Forget the chicken — have you ever wondered why the turtle crossed the road?

Throughout the warm days of spring and early summer, drivers across Texas will likely encounter an intrepid turtle attempting to cross one of the many lanes crisscrossing the state. It turns out, these four-legged reptiles aren’t simply enjoying the beauty of a Texas spring — they’re fulfilling a biological imperative.

“Common freshwater turtles typically begin mating between March and July,” said Danielle Walkup, Ph.D., Texas A&M Natural Resources Institute research assistant professor in the College of Agriculture and Life Sciences Department of Rangeland, Wildlife and Fisheries Management. “Then, later in the spring and early summer, they’ll start moving and searching for good nesting spots.”

A dangerous journey

Texas is home to roughly 26 semi-aquatic freshwater turtle species that begin emerging from waterbodies to lay eggs on land around May. While nesting specifications vary by species, females typically search for an area of soil with sufficient moisture, but far enough away from a body of water to prevent the nest from flooding.

“They’re seeking an area that is elevated to some degree,” said Toby Hibbitts, Ph.D., Texas research scientist with the Natural Resources Institute and curator of amphibians and reptiles at the Biodiversity Research and Teaching Collection housed in the Department of Ecology and Conservation Biology. “Many times, a road built across a waterway is the highest point nearby, so females will build their nests right next to the road.”

As one might expect, Hibbitts said this can often result in mortality.

According to a 2016 study published in Herpetological Conservation and Biology, researchers documented 850 road-killed turtles over a four-year period along a single stretch of road spanning an East Texas lake.

Even turtles that don’t build their nest adjacent to a roadway may still be required to cross one in search of an ideal nesting area.

“Although we do find turtles in the middle of Bryan-College Station, I would say folks living in more rural or less urbanized areas need to be more aware when driving during turtle nesting season,” Walkup said.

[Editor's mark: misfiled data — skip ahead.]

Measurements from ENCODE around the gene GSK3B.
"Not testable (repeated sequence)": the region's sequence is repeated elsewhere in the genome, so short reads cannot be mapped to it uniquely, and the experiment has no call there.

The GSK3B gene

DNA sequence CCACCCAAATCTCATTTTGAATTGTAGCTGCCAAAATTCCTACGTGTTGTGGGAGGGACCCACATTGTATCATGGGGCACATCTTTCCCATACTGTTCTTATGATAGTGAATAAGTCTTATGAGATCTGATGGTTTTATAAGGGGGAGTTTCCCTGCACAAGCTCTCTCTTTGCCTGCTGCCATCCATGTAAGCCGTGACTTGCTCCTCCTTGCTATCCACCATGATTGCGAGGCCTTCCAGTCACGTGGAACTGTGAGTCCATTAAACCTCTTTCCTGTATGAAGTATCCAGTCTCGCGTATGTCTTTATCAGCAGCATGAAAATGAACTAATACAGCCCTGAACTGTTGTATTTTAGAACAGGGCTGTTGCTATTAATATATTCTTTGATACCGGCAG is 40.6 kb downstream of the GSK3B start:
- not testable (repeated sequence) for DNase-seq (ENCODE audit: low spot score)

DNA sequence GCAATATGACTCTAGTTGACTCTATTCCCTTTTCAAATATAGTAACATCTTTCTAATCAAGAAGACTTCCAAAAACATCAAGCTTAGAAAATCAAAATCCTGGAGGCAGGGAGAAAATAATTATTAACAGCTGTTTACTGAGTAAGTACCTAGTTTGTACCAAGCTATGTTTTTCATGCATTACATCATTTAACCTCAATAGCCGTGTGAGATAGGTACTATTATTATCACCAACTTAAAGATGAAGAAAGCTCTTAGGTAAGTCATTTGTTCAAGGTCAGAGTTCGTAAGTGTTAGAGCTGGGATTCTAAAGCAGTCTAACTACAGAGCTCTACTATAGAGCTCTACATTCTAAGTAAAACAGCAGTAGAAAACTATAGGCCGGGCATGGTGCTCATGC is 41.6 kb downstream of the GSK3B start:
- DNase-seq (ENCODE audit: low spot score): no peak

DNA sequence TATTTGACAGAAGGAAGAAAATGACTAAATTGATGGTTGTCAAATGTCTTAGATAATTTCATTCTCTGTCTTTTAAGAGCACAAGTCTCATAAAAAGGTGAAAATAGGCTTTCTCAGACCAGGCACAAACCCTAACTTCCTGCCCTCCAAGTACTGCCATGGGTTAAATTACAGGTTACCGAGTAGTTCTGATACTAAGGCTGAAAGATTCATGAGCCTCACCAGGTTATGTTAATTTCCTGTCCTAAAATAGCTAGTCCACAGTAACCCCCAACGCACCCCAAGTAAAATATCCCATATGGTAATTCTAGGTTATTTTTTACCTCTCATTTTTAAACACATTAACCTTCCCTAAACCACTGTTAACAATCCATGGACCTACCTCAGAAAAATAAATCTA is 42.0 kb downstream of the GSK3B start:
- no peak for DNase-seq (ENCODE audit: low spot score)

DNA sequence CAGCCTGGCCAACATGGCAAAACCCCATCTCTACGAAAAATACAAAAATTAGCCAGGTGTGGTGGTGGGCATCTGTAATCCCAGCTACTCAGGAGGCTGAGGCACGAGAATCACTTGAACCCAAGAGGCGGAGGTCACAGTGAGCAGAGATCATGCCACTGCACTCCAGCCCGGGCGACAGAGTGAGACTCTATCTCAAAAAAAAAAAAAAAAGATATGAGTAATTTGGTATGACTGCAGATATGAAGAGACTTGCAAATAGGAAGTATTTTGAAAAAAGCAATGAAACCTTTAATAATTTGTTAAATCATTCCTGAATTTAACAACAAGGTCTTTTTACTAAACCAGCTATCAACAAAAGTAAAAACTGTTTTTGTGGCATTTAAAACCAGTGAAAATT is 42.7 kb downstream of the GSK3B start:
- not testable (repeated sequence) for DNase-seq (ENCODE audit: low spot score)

What drivers can do to help

Human safety always takes precedence when encountering a turtle or any other wildlife species when driving.

Walkup said that if it is possible, drivers can simply slow down and navigate around the turtle.

If a motorist is compelled to move the turtle to safety, Walkup said they should first pull over and safely park. Once the driver has ensured that no traffic is coming, they can simply pick the turtle up by grasping its shell on either side and transport it across the road in the direction it was heading.

Alternatively, a stick or something available in a vehicle can be used to encourage the turtle to continue walking across the road.

While the most commonly seen turtles are likely red-eared sliders or box turtles, common snapping turtles may also be encountered.

“Snapping turtles can be large and slow moving, and you also need to be cautious because they can bite at you in defense,” Hibbitts said.

While it may be tempting to pick up a snapping turtle by its large tail, Hibbitts said the appendage is too fragile to hold the animal’s full weight and doing so can result in injury.

“If I’m moving one, I usually pick it up partially off the ground with the tail, then place my hand on the underside of the shell and hold a back leg,” he said. “They do have long necks, so you want to try to avoid the front half of a snapping turtle.”

The nesting and hatching process

Once the female turtle locates a nesting area deemed sufficient, she uses the claws of her back legs to excavate a hole in the soil. Once the clutch of eggs is laid, she covers them with the excavated soil and returns to her initial location.

Walkup and Hibbitts said that clutch size varies by species and is related to the size of the female turtle — the larger the female, the larger the clutch size.

For example, a red-eared slider may lay anywhere from 10-20 eggs, Hibbitts said.

Walkup said the sex makeup of some turtle clutches is determined by the nest temperature during incubation, known as temperature-dependent sex determination.

Depending upon the turtle species, temperature variance within the nest — either high or low — can lead to more males or more females hatching.

As the eggs are incubating, they are extremely susceptible to predation from animals such as raccoons, opossums and skunks. Known as mesopredators, these typically medium-sized animals are in the middle the food chain.

“The success rate of freshwater turtle nests is not very impressive,” Hibbitts said. “It’s probably in the neighborhood of 10%-25%.”

Hibbitts said this relatively low success rate makes the survival of large female turtles important for sustaining populations.

If the eggs are not predated or the nest destroyed, hatchlings emerge from the nest following an incubation period of two to three months.

Walkup said this is a very precarious time as the juvenile turtles disperse in search of food and habitat, because they are easy prey for many animals.

“Considering the many threats turtles face throughout their lifespan — ranging from predation to habitat loss and poaching — it’s not the easiest life,” Walkup said. “I think that’s one reason I find them such a unique part of our state’s natural history.” 

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